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Administrative data

Key value for chemical safety assessment

Effects on fertility

Effect on fertility: via oral route
Endpoint conclusion:
no study available
Effect on fertility: via inhalation route
Endpoint conclusion:
no study available
Effect on fertility: via dermal route
Endpoint conclusion:
no study available
Additional information

Waiving with regard to OECD 421/422 testing on Annex VIII level and further reproductive toxicity testing on ANNEX IX level :

In a dermal developmental toxicity study with rats dosed to cetrimonium chloride at 0, 10, 20 and 40 mg/kg bw/d (using test solutions of 0, 0.5, 1.0 and 2.0 %) no maternal systemic effects were observed even at the highest at a dose level up to NOAEL of 40 mg/kg. However, skin irritation was observed at all dose levels increasing to marked irritation at highest dose level.

In an 28D oral gavage study with cetrimonium chloride dosed to rats at 7.5, 25 and 75 mg/kg bw/d no clear systemic effects were noted at the highest dose level of 75 mg/kg bw/d. However, severe local effect in the forestomach was noted. The rats were dosed with 10 ml water test solution/kg bw/ d. Thus the concentration in the test solution at the highest dose level was 75 mg/10 ml or 0.75% .

In a 1 year oral study with rats dosed with cetrimonium bromide via drinking water at concentrations of 0; 007%; 0.014% and 0.032% corresponding to 0; 10; 20 and 45 mg/kg bw/d no gross pathological effects were seen. A significant and persistent decrease in body weight were seen in males at 45 mg/kg bw/d. a dose level that also resulted in wetting of the anterior ventral region of the animals and brown discoloration of the fur. The authors concluded the decrease in body weight to be a follow of a decrease in feed efficiency due to local effects in the gastrointestinal tract inducing increased emptying and possible decreased absorption of the nutrients.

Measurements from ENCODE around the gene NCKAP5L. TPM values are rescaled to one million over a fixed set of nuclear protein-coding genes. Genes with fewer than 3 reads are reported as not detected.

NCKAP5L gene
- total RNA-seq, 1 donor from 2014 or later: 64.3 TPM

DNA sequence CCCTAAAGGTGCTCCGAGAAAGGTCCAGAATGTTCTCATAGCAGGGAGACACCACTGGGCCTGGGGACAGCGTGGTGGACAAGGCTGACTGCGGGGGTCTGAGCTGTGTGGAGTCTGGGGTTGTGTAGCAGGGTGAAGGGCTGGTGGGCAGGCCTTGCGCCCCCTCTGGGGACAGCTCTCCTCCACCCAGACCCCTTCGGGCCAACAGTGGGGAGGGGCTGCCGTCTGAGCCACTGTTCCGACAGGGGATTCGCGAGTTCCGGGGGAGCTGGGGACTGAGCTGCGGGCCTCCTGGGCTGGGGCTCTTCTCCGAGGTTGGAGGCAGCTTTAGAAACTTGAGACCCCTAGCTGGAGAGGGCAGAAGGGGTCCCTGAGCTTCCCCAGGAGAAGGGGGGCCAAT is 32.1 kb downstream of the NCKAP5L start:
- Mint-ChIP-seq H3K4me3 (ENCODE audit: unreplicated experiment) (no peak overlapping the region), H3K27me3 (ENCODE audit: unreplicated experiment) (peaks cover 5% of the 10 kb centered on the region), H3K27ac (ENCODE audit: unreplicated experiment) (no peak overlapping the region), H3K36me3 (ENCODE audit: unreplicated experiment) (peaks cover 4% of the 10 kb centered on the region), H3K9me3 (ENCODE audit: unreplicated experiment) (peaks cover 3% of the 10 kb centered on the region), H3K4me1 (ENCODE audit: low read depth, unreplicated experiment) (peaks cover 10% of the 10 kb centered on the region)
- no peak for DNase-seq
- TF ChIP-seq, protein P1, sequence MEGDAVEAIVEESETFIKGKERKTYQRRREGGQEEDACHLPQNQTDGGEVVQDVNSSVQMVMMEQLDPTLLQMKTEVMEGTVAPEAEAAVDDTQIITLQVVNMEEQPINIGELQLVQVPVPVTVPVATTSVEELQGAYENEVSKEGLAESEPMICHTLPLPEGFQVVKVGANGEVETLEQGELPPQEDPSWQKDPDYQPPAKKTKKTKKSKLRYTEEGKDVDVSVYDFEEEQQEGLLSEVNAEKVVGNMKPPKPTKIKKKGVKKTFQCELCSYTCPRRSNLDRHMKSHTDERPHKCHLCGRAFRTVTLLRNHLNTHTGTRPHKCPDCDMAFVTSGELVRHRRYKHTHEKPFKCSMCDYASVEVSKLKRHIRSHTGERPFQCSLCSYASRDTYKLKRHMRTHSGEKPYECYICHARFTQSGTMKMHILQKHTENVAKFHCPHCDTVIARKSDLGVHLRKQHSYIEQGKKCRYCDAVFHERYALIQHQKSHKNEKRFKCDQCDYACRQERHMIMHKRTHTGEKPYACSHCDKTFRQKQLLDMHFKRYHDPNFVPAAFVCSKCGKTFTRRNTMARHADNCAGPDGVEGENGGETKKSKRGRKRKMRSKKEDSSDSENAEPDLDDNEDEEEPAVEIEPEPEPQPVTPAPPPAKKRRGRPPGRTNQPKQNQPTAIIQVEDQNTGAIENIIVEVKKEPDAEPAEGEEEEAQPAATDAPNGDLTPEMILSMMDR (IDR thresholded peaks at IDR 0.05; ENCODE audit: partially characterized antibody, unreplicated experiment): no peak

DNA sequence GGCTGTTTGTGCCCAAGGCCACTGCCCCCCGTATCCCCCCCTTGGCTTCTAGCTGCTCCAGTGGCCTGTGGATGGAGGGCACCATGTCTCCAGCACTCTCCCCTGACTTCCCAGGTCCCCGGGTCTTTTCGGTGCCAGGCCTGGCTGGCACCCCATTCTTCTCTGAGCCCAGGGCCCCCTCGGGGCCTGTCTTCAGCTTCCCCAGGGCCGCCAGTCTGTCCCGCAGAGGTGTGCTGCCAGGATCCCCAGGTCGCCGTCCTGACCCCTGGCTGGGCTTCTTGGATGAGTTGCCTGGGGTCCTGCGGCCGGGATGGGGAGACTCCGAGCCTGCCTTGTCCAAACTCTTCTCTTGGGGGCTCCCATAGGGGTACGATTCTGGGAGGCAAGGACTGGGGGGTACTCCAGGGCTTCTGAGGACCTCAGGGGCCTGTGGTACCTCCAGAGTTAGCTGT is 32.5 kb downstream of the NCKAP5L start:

The lack of systemic effects in these studies may be explained by the very low dermal and oral absorption rate as indicated by the toxicokinetic studies where absorption rates of about 3 and 6%, respectively, were found .

Thus if an oral dose level at about 75 mg/kg bw/d should be used as an upper tolerable dose level in an oral OECD 421 or 422 reproductive screening study a systemic dose at about 5 mg /kg bw/d can be expected. Given the lack of specific alerts for reproductive effects for the substance it is very unbelievable that such a low systemic dose level in a screening study would result in adverse effects leading to concern for reproductive effects.

Due to the potent local toxicity of the substance and due to the given scientific reasons (as well as animal wellfare reasons) it is not considered justified to perform the OECD 421 or 422 reproductive toxicity screening study for cetrimonium bromide.

Effects on developmental toxicity

Link to relevant study records
Reference
Endpoint:
developmental toxicity
Type of information:
migrated information: read-across from supporting substance (structural analogue or surrogate)
Adequacy of study:
supporting study
Reliability:
2 (reliable with restrictions)
Rationale for reliability incl. deficiencies:
other: Read-across to cetrimonium bromide from data on cetrimonium chloride (with data reliability value of 2). Read-across justifications are provided in the endpoint summary.
Principles of method if other than guideline:
No guideline stated
GLP compliance:
yes
Species:
rabbit
Strain:
New Zealand White
Route of administration:
dermal
Vehicle:
water
Details on exposure:
Animals were exposed to 2.0 ml/kg of the test substance topically at concentrations of 0, 0.5, 1.0, or 2.0%. These doses corresponded to daily exposures of 0, 10, 20 and 40 mg/kg/day, respectively. The control group was treated with deionized water only. Prior to initial treatment, the dorsal area of each animal was shaved and any skin lesions were documented. At the time of treatment, the animals were fitted with a collar to prevent oral ingestion of the test substance. After the 2-hour exposure period, the collars were removed and the application site was rinsed with water and dried.
Analytical verification of doses or concentrations:
not specified
Duration of treatment / exposure:
2 hours
Frequency of treatment:
Daily for days 7 to 18 of gestation.
Duration of test:
29 days - days 0-29 of gestation
Remarks:
Doses / Concentrations:
0, 10, 20 and 40 mg/kg bw/day
Basis:
other: dermal treatment
No. of animals per sex per dose:
20 mated female per dose
Control animals:
yes
Details on study design:
Prior to initial treatment, the dorsal area of each animal was shaved and any skin lesions were documented. After the 2-hour exposure period, the application site was rinsed with water and dried.
Maternal examinations:
Animals were observed twice daily for signs of toxicity, including skin irritation from days 7 through 29. Body weights were taken on gestation
days 0, 3, 6, 9, 12, 15, 18, 21, 24, 27 and 29. Individual food consumption was measured daily. A gross necropsy was conducted on animals that died in an attempt to determine the cause of death.

Following removal of the foetuses, the abdominal and thoracic cavities and
organs of the dams were examined.
Ovaries and uterine content: